One thing that is the primary concern of every laptop user is whether or not their battery will last long enough for them to complete an assigned task.
It has been discovered that manufacturers of laptops tend to overstate their battery life, but measuring it meaningfully can be challenging.
Trusting the processor speed or memory capacity on the specification sheet of your new laptop is a fairly safe bet, but when it comes to the battery life, how much can you estimate? Some manufacturers’ claims about how long their laptops can go without a charge are overstated.
A number of battery tests carried out by the United Kingdom based consumer products review website suggests that some laptop makers claim a battery life that’s 50 percent longer than their batteries actually last under real-world conditions.
Among the findings is that the Dell Inspiron 15 5000 lasted just under four hours, despite Dell’s claims by Dell that the laptop battery can survive up to seven. At the other end of the spectrum was Apple’s 13-inch MacBook Pro, whose battery lasted two hours longer than Apple advertised.
The company made it known that they believe that the tests they carried out are a true representative of the real world use that a laptop would get. They also concluded that the figures they arrived at are often drastically different to the manufacturer claims, which makes us wonder how they arrived at their own estimates.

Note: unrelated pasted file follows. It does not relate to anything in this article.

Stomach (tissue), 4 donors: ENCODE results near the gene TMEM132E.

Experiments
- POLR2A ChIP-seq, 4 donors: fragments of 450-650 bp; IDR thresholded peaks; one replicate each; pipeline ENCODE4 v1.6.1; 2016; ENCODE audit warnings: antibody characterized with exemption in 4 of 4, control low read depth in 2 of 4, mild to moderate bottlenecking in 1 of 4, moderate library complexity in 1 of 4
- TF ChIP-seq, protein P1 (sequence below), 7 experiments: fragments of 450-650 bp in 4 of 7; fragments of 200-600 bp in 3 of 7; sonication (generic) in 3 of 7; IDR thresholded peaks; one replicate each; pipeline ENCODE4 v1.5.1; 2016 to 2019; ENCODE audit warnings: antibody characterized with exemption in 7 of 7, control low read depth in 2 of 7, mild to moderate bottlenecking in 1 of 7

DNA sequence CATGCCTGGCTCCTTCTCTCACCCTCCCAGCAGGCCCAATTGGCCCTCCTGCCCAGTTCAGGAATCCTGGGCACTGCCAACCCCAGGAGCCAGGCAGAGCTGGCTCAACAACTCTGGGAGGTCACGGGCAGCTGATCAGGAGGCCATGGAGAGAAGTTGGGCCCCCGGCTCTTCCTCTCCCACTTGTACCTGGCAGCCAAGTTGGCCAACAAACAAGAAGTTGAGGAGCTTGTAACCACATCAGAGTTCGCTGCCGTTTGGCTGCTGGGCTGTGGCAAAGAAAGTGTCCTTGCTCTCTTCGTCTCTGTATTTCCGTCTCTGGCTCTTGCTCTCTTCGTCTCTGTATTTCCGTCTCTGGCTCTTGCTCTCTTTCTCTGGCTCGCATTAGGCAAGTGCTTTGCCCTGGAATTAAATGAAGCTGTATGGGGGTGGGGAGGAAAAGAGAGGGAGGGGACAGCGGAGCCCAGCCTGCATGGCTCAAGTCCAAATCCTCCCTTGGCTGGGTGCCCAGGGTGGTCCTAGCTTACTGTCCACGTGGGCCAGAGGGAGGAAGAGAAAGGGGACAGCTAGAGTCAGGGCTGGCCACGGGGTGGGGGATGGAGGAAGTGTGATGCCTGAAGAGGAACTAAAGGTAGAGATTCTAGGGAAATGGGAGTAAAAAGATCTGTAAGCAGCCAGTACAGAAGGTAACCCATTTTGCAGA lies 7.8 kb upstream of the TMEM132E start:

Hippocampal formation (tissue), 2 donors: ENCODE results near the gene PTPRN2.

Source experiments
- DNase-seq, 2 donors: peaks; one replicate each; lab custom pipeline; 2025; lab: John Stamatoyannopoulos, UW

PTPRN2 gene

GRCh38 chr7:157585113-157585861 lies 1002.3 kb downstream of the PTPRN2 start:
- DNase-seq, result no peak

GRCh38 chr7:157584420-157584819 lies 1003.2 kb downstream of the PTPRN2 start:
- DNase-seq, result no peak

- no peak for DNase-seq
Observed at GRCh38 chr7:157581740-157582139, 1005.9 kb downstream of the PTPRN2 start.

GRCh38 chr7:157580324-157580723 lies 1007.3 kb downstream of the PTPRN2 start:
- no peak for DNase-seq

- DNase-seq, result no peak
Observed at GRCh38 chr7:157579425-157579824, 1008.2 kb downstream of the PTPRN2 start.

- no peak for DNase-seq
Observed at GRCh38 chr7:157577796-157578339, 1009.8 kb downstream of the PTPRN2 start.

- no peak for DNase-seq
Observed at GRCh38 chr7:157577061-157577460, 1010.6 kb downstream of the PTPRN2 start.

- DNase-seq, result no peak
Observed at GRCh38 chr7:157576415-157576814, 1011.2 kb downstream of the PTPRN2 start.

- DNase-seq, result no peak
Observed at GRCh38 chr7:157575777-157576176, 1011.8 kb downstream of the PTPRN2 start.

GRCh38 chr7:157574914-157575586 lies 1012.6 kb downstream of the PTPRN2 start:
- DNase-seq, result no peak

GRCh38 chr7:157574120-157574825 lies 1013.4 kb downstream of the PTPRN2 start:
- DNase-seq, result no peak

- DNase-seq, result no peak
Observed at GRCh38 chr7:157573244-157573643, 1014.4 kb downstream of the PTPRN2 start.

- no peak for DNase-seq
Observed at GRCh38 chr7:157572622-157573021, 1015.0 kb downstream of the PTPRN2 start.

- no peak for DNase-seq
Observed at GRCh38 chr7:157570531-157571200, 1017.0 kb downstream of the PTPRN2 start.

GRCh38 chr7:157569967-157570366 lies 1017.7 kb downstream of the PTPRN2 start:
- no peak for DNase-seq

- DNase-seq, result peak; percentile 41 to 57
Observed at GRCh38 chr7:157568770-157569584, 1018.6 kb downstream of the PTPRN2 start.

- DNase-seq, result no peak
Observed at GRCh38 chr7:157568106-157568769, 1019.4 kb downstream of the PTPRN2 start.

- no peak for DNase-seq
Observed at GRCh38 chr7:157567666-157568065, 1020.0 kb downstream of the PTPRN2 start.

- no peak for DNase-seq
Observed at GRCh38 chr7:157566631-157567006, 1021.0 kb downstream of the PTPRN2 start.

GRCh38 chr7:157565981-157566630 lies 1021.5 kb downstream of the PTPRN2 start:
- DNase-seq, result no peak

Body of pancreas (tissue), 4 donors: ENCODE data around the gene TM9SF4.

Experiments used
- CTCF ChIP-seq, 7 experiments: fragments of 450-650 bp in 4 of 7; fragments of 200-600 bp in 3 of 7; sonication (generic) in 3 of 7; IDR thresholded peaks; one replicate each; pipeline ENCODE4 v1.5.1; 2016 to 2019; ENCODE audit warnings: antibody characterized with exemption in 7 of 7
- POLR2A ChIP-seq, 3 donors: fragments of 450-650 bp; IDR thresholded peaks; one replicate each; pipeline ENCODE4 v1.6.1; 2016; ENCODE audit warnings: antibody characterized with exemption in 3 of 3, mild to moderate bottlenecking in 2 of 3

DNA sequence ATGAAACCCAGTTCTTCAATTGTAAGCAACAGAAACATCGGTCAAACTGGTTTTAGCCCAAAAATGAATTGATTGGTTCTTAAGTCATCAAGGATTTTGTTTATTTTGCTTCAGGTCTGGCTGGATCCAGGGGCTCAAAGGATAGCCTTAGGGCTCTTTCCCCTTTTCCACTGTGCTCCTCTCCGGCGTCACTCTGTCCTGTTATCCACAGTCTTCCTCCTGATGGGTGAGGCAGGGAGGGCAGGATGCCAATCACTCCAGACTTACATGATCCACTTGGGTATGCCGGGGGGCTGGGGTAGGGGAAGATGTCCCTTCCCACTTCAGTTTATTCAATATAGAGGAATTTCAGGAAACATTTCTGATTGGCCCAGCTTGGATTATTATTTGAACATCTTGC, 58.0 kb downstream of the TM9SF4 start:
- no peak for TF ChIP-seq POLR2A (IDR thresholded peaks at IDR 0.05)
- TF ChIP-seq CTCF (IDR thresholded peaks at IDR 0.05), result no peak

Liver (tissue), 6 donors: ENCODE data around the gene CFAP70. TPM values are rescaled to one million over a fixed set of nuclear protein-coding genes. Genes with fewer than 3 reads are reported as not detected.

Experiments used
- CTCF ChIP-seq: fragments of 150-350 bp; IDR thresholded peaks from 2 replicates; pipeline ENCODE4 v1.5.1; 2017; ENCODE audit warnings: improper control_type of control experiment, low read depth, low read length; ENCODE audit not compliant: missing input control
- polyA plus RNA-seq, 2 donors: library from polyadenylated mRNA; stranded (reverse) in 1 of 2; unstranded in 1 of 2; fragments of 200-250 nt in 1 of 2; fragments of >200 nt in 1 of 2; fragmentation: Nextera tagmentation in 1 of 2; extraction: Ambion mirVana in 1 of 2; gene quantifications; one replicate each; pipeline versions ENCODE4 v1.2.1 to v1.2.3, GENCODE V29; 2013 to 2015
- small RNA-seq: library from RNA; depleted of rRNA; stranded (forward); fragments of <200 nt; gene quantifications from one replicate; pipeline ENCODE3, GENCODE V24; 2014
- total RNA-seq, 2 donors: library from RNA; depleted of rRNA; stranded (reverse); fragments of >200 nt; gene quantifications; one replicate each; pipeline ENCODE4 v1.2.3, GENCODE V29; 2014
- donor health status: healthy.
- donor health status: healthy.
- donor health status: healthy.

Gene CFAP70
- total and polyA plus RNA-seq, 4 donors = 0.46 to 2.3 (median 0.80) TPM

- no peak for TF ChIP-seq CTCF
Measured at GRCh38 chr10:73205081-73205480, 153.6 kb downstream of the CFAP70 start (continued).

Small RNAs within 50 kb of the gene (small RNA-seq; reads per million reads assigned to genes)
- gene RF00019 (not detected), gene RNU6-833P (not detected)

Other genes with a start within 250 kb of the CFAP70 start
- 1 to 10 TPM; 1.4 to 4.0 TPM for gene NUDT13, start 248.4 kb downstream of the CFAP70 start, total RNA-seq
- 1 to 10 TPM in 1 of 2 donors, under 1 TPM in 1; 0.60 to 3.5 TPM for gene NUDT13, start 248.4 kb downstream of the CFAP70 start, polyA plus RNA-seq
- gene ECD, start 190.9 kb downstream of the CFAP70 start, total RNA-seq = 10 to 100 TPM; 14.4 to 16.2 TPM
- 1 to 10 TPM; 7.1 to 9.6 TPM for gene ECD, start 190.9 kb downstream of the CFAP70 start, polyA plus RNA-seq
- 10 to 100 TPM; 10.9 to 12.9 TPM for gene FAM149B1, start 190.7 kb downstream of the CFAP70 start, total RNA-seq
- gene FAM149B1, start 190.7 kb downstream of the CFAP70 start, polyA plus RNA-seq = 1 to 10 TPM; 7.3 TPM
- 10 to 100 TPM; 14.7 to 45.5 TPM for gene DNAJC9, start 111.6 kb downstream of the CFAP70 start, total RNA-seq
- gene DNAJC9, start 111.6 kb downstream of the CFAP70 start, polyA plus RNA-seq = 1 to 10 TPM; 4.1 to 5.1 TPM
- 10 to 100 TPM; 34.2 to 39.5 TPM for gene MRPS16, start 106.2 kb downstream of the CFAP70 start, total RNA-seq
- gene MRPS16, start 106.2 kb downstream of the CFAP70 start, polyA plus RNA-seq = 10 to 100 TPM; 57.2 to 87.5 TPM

Of course, the discrepancy between an independent battery life test and a manufacturer’s claim is only a problem for you, the prospective computer owner, whether or not your “real world” use matches the tester’s “real world.”
What this means is actively browsing the web over a Wi-Fi connection until the battery is depleted. There are lots of variables in such a scenario, however, including the browser version and the individual websites accessed during the test.
Recognizing that each user subjects their laptops to different tasks throughout a typical day, the standardised test made use of a standardized battery rundown test that supports all operating systems, including Windows, Chrome OS, Linux, Android, and OS X.
The results showed that for the 13-inch MacBook Pro which went for 11 hours and 53 minutes aligned closely with those from other independent testers. Also, it was discovered that the Inspiron 15 5000 lasted 5 hours and 8 minutes, about an hour longer than some independent testers claimed.
However, Dell has so far not made any specific battery life claim on the Inspiron 15 5000 website.